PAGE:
I hope you are all well and, where possible, enjoying the summer weather and trying to get some time off. This unusually hot summer has put some additional stress on us in terms of demand for our services. Some parts of the Trust are also really challenging to keep cool; I’m really grateful for all you have done to look after each other and our patients.
I set out in my opening blog a set of priorities, one of which focused on a desire to ensure we were able to deal with the current and future gaps in the nursing workforce. That is not to say by any means that vacancies in other professions don’t cause us significant challenges, but the nursing workforce is by far the largest body of staff. Future projections for those entering nurse training nationally are worrying. We don’t have the number of nurses we would like at this moment, and with 1 in 9 posts vacant in England, this is unlikely to resolve quickly. So how do we adapt for a world where there aren’t enough nurses and we know that more qualified nurses = better patient outcomes?
My personal thoughts as to what we need to focus on:
- How is this organisation a great place to be a nurse? Yes, being competitive on pay within the bounds of agenda for change is important, but what can we offer that is different? Access to different specialty rotations, opportunities for personal development, pathways into specialist roles and working for a Trust that has been recognised nationally for some of the innovative work we do here – we do good things, but we need to do more. Most importantly, how do we make nursing more enjoyable here: developing professional autonomy and an environment where nursing can thrive?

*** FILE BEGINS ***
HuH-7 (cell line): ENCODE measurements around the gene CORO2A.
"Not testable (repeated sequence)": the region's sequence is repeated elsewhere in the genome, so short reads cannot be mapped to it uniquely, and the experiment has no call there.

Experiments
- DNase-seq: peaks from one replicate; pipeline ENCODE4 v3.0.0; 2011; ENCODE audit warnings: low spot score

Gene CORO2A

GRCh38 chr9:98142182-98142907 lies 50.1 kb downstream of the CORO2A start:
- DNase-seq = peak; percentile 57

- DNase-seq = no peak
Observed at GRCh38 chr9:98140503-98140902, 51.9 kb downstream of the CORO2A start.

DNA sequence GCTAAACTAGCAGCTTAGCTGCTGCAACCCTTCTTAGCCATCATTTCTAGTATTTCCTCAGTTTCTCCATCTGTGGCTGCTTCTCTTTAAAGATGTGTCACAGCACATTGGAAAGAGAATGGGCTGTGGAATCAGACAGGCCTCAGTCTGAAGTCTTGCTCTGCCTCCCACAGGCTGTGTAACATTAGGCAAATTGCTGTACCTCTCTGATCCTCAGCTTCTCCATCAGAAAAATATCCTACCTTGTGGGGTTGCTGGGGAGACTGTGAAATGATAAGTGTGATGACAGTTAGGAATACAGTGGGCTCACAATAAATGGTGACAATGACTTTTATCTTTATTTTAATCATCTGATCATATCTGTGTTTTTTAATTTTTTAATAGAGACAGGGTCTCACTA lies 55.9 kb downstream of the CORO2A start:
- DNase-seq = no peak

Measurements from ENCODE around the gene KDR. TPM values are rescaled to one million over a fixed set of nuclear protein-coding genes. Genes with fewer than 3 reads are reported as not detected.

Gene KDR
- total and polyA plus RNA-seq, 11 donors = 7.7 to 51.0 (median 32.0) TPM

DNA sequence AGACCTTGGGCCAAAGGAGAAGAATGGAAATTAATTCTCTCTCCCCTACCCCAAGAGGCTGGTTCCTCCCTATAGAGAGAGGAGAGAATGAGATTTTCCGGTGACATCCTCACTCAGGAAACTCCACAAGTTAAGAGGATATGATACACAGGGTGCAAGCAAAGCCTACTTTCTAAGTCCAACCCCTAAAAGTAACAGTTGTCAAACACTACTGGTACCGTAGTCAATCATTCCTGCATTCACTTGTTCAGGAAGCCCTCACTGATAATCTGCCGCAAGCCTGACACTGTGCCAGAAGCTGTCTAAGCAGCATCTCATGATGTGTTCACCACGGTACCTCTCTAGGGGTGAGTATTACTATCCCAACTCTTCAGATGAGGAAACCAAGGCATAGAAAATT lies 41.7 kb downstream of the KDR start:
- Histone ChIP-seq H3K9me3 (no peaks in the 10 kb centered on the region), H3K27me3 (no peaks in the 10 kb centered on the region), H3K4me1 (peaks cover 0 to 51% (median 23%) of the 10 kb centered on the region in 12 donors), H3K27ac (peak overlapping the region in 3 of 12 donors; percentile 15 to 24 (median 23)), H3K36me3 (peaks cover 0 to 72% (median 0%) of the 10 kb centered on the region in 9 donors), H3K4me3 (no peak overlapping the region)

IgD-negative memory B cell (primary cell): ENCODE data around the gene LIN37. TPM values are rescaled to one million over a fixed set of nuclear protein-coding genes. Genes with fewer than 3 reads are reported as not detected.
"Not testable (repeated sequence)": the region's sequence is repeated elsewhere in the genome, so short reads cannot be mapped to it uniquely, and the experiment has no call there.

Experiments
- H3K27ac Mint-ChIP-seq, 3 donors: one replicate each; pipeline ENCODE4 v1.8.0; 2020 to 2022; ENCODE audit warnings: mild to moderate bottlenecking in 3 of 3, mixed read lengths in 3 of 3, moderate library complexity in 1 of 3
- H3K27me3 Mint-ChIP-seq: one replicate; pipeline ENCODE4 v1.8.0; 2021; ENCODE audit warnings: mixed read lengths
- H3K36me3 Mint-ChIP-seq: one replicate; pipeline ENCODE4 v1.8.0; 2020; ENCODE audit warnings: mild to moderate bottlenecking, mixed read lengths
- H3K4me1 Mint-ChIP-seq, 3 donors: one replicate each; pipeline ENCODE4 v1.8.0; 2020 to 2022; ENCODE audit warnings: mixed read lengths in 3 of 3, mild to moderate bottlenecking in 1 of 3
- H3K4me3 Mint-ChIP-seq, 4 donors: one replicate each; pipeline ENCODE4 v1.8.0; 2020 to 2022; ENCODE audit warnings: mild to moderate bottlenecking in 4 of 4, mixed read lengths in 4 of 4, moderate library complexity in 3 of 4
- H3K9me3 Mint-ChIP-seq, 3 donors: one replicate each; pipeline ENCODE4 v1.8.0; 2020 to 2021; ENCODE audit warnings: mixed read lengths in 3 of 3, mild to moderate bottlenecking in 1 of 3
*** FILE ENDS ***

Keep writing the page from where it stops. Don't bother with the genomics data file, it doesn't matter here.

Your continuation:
- We will have to get better at managing the future supply of nursing: this will involve working with numerous educational providers and developing partnerships that bring nursing education directly into the county and our own organisation.
- New roles – we need to accept that with not enough nurses coming through the universities we will need to look at different training routes (driven via apprenticeships) and the vocational training of higher banded support staff.
- Some of the solutions will come through redesigning the team structures that serve wards, departments or localities. This means looking at all the clinical and non clinical professions that will be needed to work together to provide the most appropriate care. This includes therapists, technicians, clerks, pharmacists and psychologists, for example, who will all have roles to play. It is critical that these teams are designed at ward / theatre / locality level involving all members of the multi-disciplinary team around the needs of our patients. Some areas, such as the National Spinal Injuries Centre, are already forging ahead with some innovative new models.
It’s a daunting problem but one which everyone is facing; and one for which I know we have the skills and experience to tackle together. Carolyn is leading this programme and will require all of your support: if you want to help and advise us on this journey please do get in touch, we want to hear from as many people as possible.
Once again, thank you for all that you do. Please do contact me if you want to discuss anything further; thanks to all of you that have already done so.